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This article is part of the supplement: Scientific Abstracts Presented at the International Research Congress on Integrative Medicine and Health 2012

Open Access Oral presentation

OA14.03. Effects of yoga on sleep, mood, and related outcomes in older women with Restless Legs Syndrome: a nested randomized controlled trial (RCT)

K Innes1*, T Selfe1, G Alexander2, C Bourguignon3, A Taylor3 and I Hinton3

  • * Corresponding author: K Innes

Author Affiliations

1 West Virginia University, Morgantown, USA

2 Texas Christian University, Dallas, USA

3 University of Virginia, Charlottesville, USA

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BMC Complementary and Alternative Medicine 2012, 12(Suppl 1):O55  doi:10.1186/1472-6882-12-S1-O55


The electronic version of this article is the complete one and can be found online at: http://www.biomedcentral.com/1472-6882/12/S1/O55


Published:12 June 2012

© 2012 Innes et al; licensee BioMed Central Ltd.

This is an Open Access article distributed under the terms of the Creative Commons Attribution License (http://creativecommons.org/licenses/by/2.0), which permits unrestricted use, distribution, and reproduction in any medium, provided the original work is properly cited.

Purpose

Restless Leg Syndrome (RLS), a common sleep disorder, has been linked to increased cardiovascular disease (CVD) risk, key components of the metabolic syndrome, and is associated with significant societal and economic burden. Current treatments are often ineffective and can have serious side effects, highlighting the need to investigate promising new non-pharmaceutical approaches. In this nested RCT, we examined the effects of a gentle yoga program vs. an educational film program on sleep, mood, perceived stress, blood pressure, and heart rate in women at risk for CVD.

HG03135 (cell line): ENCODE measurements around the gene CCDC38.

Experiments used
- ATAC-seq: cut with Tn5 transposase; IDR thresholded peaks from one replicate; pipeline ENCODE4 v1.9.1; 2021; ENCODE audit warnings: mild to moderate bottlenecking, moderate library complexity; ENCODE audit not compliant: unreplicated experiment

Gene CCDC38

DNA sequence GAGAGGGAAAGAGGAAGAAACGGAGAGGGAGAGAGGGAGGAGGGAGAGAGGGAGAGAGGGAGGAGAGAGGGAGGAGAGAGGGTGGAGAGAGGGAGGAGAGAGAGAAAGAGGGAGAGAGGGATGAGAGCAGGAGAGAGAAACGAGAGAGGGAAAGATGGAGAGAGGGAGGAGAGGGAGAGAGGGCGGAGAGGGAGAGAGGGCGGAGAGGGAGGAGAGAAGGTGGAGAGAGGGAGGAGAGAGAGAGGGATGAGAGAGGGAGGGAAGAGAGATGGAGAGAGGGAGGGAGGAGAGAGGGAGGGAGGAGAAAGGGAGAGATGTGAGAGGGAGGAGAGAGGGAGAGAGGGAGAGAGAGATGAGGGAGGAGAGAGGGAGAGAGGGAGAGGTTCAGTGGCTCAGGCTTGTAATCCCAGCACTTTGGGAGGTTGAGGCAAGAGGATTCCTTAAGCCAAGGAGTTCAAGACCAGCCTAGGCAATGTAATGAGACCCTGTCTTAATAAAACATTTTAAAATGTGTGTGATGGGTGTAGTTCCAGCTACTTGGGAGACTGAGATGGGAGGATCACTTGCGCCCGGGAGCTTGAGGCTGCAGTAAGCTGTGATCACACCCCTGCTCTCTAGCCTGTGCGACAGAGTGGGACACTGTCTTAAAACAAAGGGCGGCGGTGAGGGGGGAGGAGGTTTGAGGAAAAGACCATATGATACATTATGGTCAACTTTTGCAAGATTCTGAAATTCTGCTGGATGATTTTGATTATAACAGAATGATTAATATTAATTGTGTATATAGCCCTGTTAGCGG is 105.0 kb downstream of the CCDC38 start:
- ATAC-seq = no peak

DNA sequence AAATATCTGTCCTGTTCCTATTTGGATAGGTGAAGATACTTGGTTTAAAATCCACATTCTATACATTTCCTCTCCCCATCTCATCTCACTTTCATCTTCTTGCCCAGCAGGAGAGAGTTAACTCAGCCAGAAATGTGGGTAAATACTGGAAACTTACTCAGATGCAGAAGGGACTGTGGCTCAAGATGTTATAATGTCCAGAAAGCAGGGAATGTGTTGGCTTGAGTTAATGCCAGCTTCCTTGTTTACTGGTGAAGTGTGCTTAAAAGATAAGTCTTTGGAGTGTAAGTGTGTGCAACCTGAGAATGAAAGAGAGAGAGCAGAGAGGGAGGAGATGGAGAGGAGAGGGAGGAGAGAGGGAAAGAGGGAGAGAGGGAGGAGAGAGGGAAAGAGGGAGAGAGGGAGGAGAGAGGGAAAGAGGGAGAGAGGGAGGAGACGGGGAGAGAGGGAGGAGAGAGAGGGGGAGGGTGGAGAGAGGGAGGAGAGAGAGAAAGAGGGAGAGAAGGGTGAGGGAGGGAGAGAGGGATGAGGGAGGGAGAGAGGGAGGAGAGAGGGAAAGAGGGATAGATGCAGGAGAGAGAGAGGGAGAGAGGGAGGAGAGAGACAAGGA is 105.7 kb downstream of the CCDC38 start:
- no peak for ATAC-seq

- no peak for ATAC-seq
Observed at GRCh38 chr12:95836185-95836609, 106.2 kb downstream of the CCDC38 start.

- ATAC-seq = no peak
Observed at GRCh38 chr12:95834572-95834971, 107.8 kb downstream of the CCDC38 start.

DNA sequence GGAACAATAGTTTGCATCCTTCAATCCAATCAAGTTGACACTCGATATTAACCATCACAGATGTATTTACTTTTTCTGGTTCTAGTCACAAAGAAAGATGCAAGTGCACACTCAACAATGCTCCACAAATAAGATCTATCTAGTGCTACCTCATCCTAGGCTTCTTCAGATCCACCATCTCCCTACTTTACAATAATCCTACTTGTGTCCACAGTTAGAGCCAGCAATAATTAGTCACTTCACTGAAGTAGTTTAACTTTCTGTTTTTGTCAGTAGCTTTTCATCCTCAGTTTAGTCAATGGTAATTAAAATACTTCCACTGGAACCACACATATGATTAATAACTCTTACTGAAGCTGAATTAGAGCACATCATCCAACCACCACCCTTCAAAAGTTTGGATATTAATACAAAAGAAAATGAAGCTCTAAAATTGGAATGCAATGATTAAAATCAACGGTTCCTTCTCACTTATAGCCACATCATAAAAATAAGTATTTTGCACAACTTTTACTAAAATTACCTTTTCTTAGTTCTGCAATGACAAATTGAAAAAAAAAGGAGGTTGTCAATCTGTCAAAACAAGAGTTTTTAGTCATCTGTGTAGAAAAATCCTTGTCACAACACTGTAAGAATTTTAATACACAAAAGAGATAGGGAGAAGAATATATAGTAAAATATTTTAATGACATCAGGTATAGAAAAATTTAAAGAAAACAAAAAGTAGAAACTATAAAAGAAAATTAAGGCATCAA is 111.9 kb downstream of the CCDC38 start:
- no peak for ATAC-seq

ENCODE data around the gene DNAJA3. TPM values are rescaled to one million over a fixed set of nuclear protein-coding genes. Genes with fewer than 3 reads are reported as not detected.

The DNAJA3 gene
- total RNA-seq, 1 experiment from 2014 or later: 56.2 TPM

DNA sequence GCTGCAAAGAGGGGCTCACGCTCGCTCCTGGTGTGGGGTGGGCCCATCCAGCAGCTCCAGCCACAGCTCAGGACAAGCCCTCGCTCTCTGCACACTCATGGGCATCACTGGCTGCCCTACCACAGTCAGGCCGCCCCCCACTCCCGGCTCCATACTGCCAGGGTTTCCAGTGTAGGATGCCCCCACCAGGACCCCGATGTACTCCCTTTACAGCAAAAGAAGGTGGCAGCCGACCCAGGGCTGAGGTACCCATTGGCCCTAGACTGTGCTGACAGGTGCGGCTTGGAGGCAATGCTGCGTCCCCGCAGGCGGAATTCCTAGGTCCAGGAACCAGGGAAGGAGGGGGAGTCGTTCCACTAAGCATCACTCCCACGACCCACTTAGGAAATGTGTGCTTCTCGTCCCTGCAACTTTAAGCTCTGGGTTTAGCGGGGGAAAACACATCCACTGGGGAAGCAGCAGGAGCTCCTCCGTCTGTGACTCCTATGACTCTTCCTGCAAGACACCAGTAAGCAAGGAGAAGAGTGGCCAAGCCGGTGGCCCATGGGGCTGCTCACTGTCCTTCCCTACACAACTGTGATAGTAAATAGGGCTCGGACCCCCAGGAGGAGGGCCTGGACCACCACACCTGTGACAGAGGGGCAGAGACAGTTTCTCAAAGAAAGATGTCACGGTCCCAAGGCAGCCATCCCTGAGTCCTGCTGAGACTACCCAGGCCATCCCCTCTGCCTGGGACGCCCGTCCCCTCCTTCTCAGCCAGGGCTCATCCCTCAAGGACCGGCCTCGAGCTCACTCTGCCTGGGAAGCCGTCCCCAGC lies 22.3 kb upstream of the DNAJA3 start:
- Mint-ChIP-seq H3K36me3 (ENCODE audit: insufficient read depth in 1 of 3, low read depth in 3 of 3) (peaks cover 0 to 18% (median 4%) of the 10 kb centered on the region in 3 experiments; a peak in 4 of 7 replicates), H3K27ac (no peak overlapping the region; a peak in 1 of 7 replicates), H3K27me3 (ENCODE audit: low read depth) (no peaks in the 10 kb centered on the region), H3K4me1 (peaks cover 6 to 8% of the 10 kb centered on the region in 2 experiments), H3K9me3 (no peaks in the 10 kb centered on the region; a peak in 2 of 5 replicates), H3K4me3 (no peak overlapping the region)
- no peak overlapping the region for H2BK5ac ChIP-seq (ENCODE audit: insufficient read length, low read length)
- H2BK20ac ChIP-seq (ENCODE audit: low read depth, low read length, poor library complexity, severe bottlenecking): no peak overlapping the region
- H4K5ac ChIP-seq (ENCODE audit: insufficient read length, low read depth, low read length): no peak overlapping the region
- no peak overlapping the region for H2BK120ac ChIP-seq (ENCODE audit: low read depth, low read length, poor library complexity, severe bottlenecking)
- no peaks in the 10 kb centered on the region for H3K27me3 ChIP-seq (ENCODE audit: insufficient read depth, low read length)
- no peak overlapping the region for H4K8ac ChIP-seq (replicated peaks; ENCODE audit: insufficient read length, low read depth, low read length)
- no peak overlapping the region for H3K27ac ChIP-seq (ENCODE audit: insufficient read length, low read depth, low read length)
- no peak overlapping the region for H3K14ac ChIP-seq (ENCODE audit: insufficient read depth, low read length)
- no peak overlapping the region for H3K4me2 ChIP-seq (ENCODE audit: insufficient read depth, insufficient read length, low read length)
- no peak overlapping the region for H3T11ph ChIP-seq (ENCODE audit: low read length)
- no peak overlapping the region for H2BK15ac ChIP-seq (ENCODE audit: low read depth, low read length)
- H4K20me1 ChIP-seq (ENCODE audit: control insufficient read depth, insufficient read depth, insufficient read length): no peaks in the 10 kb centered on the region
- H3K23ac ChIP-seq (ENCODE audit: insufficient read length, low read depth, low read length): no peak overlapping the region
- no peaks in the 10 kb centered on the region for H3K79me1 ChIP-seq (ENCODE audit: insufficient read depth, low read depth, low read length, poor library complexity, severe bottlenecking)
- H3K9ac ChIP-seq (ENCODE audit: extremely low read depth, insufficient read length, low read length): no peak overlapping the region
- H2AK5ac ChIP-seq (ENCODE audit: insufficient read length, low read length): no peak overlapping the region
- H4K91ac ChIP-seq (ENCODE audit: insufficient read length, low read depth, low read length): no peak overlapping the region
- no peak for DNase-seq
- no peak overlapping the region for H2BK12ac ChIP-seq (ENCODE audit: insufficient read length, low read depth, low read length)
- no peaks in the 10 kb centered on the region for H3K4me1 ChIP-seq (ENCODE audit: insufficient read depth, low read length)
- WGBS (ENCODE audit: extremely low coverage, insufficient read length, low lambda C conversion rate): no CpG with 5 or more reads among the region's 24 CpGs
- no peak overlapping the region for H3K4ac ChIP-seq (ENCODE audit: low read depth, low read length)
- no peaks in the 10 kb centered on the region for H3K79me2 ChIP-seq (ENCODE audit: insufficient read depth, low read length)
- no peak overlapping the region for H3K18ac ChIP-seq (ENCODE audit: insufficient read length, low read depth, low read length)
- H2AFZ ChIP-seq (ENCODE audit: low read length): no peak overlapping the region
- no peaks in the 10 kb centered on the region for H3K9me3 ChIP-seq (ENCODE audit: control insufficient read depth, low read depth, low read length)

Methods

Participants were drawn from a larger trial regarding the effects of yoga on CVD risk profiles. Seventy-five overweight, sedentary postmenopausal women aged 45-79 years were randomized to receive either an 8-week yoga (n=38) or educational film (n=37) program. Main outcomes assessed pre- and post-treatment included measures of sleep (Pittsburgh Sleep Quality Index), stress (Perceived Stress Scale), mood (Profile of Mood States, State-Trait Anxiety Scale), blood pressure, and heart rate. Participants completed an RLS screening questionnaire at baseline. Twenty (27%) of the 75 women met standardized diagnostic criteria for RLS (n=10 yoga, 10 film group).

Results

At baseline, women with RLS demonstrated significantly poorer sleep quality, higher blood pressure, and greater likelihood of having a history of depression than those without RLS. Among participants with RLS, those assigned to the yoga group demonstrated significantly greater improvement than did controls in sleep quality, perceived stress, mood, anxiety, and blood pressure (p≤0.05). Among participants with RLS and insomnia (PSQI>5) at baseline, 86% of the yoga group (6/7) vs. 30% of controls (3/10) had scores in the normal range post-intervention (p=0.03). Adjustment for treatment expectancy did not materially alter these findings.

Conclusion

These preliminary findings suggest that yoga may offer a safe, effective intervention for reducing sleep and mood disturbance, perceived stress, anxiety, and blood pressure in women with RLS.